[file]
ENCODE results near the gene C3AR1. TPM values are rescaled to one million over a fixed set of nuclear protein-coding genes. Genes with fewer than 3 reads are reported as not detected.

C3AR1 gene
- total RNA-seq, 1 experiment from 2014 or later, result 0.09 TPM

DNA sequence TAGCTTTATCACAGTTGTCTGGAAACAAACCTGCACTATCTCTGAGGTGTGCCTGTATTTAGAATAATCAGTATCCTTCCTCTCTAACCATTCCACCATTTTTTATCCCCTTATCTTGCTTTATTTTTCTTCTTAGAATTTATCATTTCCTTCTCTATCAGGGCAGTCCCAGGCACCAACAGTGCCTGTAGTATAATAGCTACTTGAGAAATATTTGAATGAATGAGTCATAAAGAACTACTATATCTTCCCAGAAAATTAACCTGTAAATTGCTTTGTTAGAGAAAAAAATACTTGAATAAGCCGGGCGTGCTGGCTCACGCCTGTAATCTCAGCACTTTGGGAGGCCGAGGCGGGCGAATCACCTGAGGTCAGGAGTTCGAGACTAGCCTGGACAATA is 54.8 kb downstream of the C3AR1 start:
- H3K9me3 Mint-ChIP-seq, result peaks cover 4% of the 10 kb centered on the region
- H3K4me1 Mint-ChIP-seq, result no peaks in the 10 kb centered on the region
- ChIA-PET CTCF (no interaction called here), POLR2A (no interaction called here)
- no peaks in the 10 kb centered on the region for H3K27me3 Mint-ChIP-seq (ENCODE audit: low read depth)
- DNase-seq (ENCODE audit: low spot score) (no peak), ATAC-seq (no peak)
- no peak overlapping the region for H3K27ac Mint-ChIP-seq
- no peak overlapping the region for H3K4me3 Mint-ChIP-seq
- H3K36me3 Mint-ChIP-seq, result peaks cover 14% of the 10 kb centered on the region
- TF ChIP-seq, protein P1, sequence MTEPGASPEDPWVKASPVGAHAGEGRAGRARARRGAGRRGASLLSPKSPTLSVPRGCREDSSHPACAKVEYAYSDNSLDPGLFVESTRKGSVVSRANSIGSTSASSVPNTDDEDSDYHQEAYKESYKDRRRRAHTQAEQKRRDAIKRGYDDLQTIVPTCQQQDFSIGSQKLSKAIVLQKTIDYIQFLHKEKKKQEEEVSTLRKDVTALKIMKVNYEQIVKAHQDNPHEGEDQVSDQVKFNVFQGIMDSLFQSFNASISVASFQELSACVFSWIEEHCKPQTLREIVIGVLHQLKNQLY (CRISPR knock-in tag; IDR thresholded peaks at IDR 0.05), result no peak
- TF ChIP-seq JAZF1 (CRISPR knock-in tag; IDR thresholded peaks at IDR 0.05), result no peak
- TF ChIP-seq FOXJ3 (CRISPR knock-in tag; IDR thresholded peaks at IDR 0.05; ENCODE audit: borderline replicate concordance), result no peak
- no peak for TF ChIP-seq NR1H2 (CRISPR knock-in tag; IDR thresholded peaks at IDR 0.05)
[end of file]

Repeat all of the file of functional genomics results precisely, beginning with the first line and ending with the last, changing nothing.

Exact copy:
ENCODE results near the gene C3AR1. TPM values are rescaled to one million over a fixed set of nuclear protein-coding genes. Genes with fewer than 3 reads are reported as not detected.

C3AR1 gene
- total RNA-seq, 1 experiment from 2014 or later, result 0.09 TPM

DNA sequence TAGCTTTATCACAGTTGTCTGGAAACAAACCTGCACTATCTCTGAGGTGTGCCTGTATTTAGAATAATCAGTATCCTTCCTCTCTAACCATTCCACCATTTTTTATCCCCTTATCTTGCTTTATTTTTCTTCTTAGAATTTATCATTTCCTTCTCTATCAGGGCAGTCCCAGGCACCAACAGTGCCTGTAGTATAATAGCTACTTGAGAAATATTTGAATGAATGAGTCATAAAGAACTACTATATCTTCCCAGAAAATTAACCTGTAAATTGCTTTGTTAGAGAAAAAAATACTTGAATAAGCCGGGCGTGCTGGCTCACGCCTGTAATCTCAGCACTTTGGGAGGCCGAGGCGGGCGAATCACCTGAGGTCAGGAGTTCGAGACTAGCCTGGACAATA is 54.8 kb downstream of the C3AR1 start:
- H3K9me3 Mint-ChIP-seq, result peaks cover 4% of the 10 kb centered on the region
- H3K4me1 Mint-ChIP-seq, result no peaks in the 10 kb centered on the region
- ChIA-PET CTCF (no interaction called here), POLR2A (no interaction called here)
- no peaks in the 10 kb centered on the region for H3K27me3 Mint-ChIP-seq (ENCODE audit: low read depth)
- DNase-seq (ENCODE audit: low spot score) (no peak), ATAC-seq (no peak)
- no peak overlapping the region for H3K27ac Mint-ChIP-seq
- no peak overlapping the region for H3K4me3 Mint-ChIP-seq
- H3K36me3 Mint-ChIP-seq, result peaks cover 14% of the 10 kb centered on the region
- TF ChIP-seq, protein P1, sequence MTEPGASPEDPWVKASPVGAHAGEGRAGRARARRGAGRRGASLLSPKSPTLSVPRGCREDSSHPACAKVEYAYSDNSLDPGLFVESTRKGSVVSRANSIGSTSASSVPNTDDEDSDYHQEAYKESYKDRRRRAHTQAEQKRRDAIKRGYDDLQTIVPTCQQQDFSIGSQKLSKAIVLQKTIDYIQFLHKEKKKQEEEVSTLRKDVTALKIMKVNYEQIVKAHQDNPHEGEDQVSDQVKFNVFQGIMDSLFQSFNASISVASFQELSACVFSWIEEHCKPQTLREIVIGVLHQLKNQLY (CRISPR knock-in tag; IDR thresholded peaks at IDR 0.05), result no peak
- TF ChIP-seq JAZF1 (CRISPR knock-in tag; IDR thresholded peaks at IDR 0.05), result no peak
- TF ChIP-seq FOXJ3 (CRISPR knock-in tag; IDR thresholded peaks at IDR 0.05; ENCODE audit: borderline replicate concordance), result no peak
- no peak for TF ChIP-seq NR1H2 (CRISPR knock-in tag; IDR thresholded peaks at IDR 0.05)